Viticulture & Winemaking


vineyard1Viticulture at Te Whau Vineyard has one aim: to produce grapes of the highest possible quality that fully reflect the characteristics of the site.

Our red grapes – two hectares of Cabernet Sauvignon, Merlot, Cabernet Franc and Malbec – are grown on a steep (20 degree) north-facing slope just back from the point of the Peninsula. The vineyard’s topography ensures shelter from the prevailing cool south and sou’west winds as well as extra ripening potential from the steepness of the slope and its orientation towards the sun. However, the site requires a special tracked tractor (the only one of its type in New Zealand) to negotiate the slope safely. Only copper and sulphur spraying, botritis control, and inter-row sward maintenance is done by machine. All other activities, such as pruning, cane training, leaf plucking and canopy trimming are done by hand.

Our Waiheke vineyard was the first in New Zealand to be established from the outset according to the Sustainable viticulture approach now being adopted widely by the industry. This methodology is dedicated to environmentally sustainable vineyard management practices that seek to protect the vineyard and surrounding ecosystem through minimal-impact viticultural techniques.

Our vines are recently released clones grafted onto low-vigour rootstocks. The plantings are densely spaced. The vines are cane-pruned, and trained according to the traditional Bordeaux Guyot method, with six to eight buds per cane to ensure low yields. To further enhance fruit quality, some two months prior to harvest a significant proportion of the fruit is taken off the vines and discarded. This promotes concentration of flavour in the remaining grapes, and ensures optimal ripeness at vintage time. Just before the grapes start to ripen, the entire vineyard is netted as protection against birds.

We also have a small vineyard of three clones of Chardonnay in a very sheltered site just above Te Whau Bay, which yields tiny quantities of superb fruit.


vinesOur winemaking approach is simple: strict fruit selection, gentle handling and minimal intervention.

Harvesting is done by hand into shallow bins to obviate any premature crushing or oxidation, and then quickly delivered to the winery. Some fruit selection takes place in the vineyard. However, once in the winery each bin is tipped onto a sorting table where we examine individual bunches and discard any under ripe or imperfect fruit, prior to gentle crushing and de-stemming. The sorting, crushing and de-stemming takes place on the mezzanine level of the winery directly above the fermentation tanks on the lower level. Simple force of gravity carries the must, via a stainless steel funnel, through the floor and into the tanks below, without the need for a must-pump. This has the effect of reducing the astringency of harsh tannins that may come from crushed stalks or grape pips.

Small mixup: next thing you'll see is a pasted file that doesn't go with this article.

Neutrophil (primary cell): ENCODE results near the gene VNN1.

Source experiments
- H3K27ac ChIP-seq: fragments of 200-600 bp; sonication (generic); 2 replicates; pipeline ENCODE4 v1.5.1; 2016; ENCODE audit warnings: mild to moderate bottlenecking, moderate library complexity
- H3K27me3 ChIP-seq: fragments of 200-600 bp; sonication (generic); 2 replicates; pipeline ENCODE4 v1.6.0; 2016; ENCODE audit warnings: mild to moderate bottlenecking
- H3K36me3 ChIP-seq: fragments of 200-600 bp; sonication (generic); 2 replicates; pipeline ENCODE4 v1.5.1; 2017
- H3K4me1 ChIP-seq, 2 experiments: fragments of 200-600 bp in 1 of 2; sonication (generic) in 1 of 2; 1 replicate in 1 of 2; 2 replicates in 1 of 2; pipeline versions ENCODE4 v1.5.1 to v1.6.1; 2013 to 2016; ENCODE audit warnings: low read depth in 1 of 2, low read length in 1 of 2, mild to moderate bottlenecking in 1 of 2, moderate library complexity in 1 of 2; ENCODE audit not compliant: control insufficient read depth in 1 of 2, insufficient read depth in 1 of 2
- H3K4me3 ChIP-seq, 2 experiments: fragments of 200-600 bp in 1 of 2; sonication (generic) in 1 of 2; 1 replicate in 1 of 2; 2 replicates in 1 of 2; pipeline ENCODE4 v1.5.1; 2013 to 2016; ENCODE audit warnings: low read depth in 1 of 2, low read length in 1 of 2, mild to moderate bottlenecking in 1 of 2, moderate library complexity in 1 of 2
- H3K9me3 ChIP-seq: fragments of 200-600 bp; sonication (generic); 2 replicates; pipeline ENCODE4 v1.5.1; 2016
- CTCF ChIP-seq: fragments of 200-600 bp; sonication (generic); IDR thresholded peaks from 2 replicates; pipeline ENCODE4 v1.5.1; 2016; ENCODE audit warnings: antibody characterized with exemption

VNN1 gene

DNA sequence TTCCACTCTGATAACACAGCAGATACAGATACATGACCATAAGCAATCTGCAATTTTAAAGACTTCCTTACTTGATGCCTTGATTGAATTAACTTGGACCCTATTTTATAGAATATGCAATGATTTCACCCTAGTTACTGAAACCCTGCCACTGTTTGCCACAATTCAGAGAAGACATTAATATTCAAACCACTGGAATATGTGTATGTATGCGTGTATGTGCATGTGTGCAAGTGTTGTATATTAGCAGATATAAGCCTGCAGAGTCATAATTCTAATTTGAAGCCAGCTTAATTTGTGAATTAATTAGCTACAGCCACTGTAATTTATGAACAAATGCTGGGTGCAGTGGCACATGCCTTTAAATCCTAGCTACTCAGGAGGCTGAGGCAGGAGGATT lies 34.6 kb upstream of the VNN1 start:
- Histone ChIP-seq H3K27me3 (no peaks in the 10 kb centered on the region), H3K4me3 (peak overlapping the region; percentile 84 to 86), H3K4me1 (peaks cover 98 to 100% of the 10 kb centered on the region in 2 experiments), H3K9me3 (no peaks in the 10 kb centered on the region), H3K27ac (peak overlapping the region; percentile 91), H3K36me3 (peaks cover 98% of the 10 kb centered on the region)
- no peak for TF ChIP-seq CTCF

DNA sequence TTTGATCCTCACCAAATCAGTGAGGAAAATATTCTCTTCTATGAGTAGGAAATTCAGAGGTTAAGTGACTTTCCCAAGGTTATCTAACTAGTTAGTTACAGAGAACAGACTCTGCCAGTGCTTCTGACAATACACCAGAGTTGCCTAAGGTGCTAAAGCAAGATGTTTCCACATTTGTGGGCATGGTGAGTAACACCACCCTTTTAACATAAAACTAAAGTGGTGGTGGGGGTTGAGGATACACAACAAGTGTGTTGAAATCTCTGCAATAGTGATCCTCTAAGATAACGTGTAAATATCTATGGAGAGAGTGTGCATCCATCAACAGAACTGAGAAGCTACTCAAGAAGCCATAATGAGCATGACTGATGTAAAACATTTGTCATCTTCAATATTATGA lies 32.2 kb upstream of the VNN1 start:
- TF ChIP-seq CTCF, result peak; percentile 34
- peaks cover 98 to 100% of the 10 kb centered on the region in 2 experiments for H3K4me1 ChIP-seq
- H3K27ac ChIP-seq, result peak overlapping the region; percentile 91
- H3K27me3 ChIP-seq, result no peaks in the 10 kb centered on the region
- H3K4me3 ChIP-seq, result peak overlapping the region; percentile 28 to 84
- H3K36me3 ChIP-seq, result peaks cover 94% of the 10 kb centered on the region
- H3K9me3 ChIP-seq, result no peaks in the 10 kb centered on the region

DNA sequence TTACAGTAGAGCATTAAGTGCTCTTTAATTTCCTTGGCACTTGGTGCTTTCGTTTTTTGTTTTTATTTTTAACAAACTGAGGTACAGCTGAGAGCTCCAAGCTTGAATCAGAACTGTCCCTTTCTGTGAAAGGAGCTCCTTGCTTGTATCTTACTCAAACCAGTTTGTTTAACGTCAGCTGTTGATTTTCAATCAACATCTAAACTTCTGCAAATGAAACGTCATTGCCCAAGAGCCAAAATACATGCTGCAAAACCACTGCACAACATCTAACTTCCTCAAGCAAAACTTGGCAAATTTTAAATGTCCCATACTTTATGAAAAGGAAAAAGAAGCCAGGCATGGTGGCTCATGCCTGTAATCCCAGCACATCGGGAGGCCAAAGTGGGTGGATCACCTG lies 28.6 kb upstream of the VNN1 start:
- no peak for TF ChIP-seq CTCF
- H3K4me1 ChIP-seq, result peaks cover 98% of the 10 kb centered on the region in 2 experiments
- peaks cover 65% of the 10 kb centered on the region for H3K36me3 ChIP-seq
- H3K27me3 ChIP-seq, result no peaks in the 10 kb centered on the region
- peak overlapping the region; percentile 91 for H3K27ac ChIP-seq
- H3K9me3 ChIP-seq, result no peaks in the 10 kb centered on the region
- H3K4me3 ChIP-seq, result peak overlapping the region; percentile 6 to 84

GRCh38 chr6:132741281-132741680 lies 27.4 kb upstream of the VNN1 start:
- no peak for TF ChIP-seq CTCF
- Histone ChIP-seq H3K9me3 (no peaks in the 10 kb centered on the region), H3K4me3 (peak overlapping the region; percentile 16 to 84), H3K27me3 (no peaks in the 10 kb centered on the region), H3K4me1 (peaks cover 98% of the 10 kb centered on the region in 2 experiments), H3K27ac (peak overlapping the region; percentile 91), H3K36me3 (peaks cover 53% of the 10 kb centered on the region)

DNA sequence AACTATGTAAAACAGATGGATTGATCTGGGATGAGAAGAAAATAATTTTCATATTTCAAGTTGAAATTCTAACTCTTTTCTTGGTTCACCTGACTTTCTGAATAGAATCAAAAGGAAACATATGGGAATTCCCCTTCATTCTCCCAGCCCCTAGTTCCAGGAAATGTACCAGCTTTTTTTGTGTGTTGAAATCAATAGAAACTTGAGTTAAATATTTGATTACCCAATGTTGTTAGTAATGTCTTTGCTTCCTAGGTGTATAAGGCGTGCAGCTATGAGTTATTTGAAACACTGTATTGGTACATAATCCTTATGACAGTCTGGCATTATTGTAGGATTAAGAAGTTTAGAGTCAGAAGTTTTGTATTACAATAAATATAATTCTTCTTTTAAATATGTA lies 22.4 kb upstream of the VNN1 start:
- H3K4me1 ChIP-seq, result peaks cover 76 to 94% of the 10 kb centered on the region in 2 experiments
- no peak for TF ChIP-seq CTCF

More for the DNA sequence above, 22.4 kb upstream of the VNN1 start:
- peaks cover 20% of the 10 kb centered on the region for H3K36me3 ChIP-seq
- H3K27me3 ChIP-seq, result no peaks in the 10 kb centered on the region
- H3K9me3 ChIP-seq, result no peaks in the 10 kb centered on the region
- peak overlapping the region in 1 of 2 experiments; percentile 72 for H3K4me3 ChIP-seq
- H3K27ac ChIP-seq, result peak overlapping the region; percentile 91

Each varietal is vinified separately in small stainless steel tanks. Following fermentation the wine undergoes extended maceration to extract colour and flavour. The free-run wine then goes directly into barrel, and the pomace of skins and pulp is pressed in a small basket press.

The wine will then spend between 12 and 18 months, depending on the vintage, in a mix of new and one-year-old French oak barrels, undergoing malolactic fermentation during its first winter. Our underground barrel cellar ensures a low, even, year-round temperature and perfect humidity conditions for the development of the wine. Prior to assembling and blending of the finished wine, each barrel is tasted, and any that fails to meet the highest standard is not included in our flagship wine, simply called “The Point”. The wine is not fined or filtered prior to bottling.

The wine remains in our cellar for a further six months prior to release. Production is between 500 and 800 cases a year, depending on the seasonal conditions.

Sales are by mail order; at the cellar door; and at the winery restaurant and tasting-room.

Our Chardonnay is again hand-harvested, and then whole-bunch pressed, cold-stabilised and fermented in new French oak. Lees stirring by hand adds complexity, and our aim is to produce a wine of elegance, subtlety and restrained varietal flavour, with gentle oak. Production is very small, and largely sold through our restaurant and wine-tasting room.